1. How does it stand with being?
At the outset we want to set ourselves along the path of science with this most basic question. Yet we can hardly pose it without suspecting we have said something merely silly. What is the truth?
Against the perceived vacuousness of such questions, we may try to lend them some clarity with further determinations. How does it stand between us and being? What appears to us as being? What is occurring in the act of being which so appears?
Yet we run a risk with such attempts at clarification: are we in fact clarifying, or are we introducing into the field assumptions which now will go unchecked? We ought to guard against such caprice, and so state our case again with simplicity; yet still we must wonder what it is we've just said-- How does it stand with being?
2. From a certain corner comes the demand that we pause just at the moment of stating our question, and undertake instead a necessary prolegomena. How does it stand with being?
First, voices this demand, we must ask how it is that we can or cannot know being. Only armed with the knowledge of how it is that we know could we, it supposes, reliably proceed down the path of inquiring into our knowledge of being. Thus, through this demand a different kind of knowledge arrives as prior to and the condition of the one we seek: we must have knowledge of our knowing before we can claim knowledge of being.
How can this be? If being is exactly the object of knowledge, must we say then that knowledge is outside of being, and so is really nothing? Or if we suppose that knowledge is the active party and being something it posits through its activity, is it rather being that turns out to be nothing? Absurdity results--how can sense be made of a move which places something outside of being?
Hegel seeks first of all to show that the promise of this epistemological move must turn out to be empty. Knowledge of knowledge cannot by any procedure bring us closer to that which, it supposes, stands beyond it as an original object. He seeks second of all to show that the epistemological move was after all a capricious one. It in fact does not cause us to pause and reflect on the act of knowing but rather already and arbitrarily conceives of the act of knowing in a particular way, a way set up around conceptions about the absolute, the division of subject and object, the division of knowledge and being, etc.--yet these are, Hegel insists, the very last things about which we can trivially assume in order to find our starting point. They are indeed if anything our desired conclusions, the very things we seek. The epistemology which proceeds on these assumptions cannot then help but return them circularly as its own results, rather then actually producing knowledge about our cognition of being.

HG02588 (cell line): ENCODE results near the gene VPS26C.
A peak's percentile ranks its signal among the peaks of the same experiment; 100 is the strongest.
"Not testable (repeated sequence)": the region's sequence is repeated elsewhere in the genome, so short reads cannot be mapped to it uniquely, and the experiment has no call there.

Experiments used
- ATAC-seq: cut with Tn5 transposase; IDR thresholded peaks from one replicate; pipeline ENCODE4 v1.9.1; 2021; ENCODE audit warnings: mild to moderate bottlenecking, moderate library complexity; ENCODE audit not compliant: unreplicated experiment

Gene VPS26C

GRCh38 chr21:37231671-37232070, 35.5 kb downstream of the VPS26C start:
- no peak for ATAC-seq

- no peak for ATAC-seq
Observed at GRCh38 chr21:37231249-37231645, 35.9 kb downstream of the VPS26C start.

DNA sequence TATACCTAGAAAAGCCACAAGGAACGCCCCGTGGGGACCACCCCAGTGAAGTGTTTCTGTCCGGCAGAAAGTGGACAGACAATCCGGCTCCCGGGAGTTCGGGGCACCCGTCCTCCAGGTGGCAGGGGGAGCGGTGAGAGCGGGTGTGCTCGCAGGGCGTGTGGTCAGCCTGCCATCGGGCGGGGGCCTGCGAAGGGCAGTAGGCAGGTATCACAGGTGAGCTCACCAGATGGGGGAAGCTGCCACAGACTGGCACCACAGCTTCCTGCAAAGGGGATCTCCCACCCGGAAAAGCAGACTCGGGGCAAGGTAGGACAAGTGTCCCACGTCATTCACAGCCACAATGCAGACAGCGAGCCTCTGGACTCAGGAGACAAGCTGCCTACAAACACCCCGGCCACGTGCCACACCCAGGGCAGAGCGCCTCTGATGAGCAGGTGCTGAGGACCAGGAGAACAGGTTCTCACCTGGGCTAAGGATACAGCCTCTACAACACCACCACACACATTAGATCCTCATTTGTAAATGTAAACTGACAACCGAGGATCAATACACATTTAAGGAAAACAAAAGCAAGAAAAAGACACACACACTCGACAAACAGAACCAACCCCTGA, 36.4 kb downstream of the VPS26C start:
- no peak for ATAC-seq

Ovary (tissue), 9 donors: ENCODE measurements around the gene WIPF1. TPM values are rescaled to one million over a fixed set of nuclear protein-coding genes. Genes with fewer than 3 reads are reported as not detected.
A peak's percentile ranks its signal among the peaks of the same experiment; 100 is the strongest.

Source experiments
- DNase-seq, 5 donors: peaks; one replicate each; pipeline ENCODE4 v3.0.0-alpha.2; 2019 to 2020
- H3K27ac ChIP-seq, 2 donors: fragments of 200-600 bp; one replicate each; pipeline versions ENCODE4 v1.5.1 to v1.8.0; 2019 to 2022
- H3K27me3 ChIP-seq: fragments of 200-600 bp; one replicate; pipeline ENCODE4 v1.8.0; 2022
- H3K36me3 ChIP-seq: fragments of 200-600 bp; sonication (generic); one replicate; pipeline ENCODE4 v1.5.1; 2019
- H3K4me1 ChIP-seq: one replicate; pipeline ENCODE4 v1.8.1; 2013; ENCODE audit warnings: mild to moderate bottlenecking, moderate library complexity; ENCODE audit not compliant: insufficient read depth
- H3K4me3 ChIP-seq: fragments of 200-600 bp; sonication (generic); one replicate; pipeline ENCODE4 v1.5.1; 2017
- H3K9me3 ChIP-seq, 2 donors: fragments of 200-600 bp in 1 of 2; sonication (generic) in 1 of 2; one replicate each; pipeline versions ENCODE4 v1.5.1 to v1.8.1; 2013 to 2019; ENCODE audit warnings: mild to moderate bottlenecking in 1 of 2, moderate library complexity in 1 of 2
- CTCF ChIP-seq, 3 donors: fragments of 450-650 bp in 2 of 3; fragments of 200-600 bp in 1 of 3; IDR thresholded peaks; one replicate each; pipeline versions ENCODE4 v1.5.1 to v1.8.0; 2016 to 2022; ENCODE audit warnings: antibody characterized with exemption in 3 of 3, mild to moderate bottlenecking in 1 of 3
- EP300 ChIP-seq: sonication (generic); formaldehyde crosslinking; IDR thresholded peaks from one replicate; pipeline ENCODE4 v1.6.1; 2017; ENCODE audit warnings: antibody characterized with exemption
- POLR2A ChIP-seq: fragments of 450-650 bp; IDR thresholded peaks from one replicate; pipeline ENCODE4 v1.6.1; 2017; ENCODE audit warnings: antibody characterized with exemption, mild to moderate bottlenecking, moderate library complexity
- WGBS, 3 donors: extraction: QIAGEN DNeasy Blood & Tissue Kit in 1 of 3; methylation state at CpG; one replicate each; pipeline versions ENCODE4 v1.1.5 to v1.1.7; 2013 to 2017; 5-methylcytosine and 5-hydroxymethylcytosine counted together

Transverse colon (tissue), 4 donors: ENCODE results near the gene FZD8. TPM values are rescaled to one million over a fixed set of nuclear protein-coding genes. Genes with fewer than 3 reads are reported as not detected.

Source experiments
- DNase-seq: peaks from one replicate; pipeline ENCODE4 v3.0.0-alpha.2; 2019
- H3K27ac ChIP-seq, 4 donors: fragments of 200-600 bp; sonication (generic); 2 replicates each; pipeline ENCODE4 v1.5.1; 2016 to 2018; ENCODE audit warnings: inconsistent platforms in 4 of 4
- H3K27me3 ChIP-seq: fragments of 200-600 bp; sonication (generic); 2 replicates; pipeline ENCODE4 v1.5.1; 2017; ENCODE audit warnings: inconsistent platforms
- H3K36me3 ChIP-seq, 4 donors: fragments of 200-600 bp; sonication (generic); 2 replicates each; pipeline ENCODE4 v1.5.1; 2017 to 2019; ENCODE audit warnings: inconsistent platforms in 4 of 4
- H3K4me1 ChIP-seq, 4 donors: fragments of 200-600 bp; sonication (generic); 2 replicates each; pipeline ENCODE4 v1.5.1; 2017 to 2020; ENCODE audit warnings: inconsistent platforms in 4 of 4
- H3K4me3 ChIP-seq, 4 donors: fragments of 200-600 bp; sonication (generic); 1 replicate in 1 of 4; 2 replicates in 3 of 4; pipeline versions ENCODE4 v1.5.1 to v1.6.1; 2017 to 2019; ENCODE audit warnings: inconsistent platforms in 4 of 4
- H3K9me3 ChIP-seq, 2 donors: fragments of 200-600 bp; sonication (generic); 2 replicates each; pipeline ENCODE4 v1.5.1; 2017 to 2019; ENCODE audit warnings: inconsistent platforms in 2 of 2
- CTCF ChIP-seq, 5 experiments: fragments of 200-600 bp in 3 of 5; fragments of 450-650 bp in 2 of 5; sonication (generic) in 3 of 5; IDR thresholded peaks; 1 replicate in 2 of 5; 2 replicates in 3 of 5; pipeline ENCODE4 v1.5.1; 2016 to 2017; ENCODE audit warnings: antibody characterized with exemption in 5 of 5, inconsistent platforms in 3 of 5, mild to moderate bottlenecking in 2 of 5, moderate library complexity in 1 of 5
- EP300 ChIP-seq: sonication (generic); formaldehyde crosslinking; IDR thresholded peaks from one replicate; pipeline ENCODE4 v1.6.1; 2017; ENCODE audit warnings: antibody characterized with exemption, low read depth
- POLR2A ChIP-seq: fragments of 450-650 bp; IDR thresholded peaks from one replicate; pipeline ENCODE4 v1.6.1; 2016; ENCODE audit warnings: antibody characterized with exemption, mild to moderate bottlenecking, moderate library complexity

3. They are, moreover, assumptions which are from the outset unnecessary. We are already engaged in the cognition of being. This engagement is (being). What alternative is there? This is not to say that we intuit from the outset the absolute nature of this thinking. But it does mean that there is no need, nor even sense, in halting our thinking in order to think first about thinking and only then begin to think per se; or, to put it another way, the only means by which we can actually go about thinking on thinking is just by thinking, the very opposite of what Hegel describes as the halt called by epistemology. The nature of thought can only become evident through thinking, rather than through a calling into question of the same, which indeed is a calling into question which is absurd, given that it brackets the only means by which it may proceed, i.e. thinking and being. Thus it is the epistemological impulse which becomes lost in abstract and capricious formality, unable to do anything but repeat its own assumptions, while the naive question that precedes epistemology in fact refers to what is actual, and so alone provides a starting point. How does it stand with being?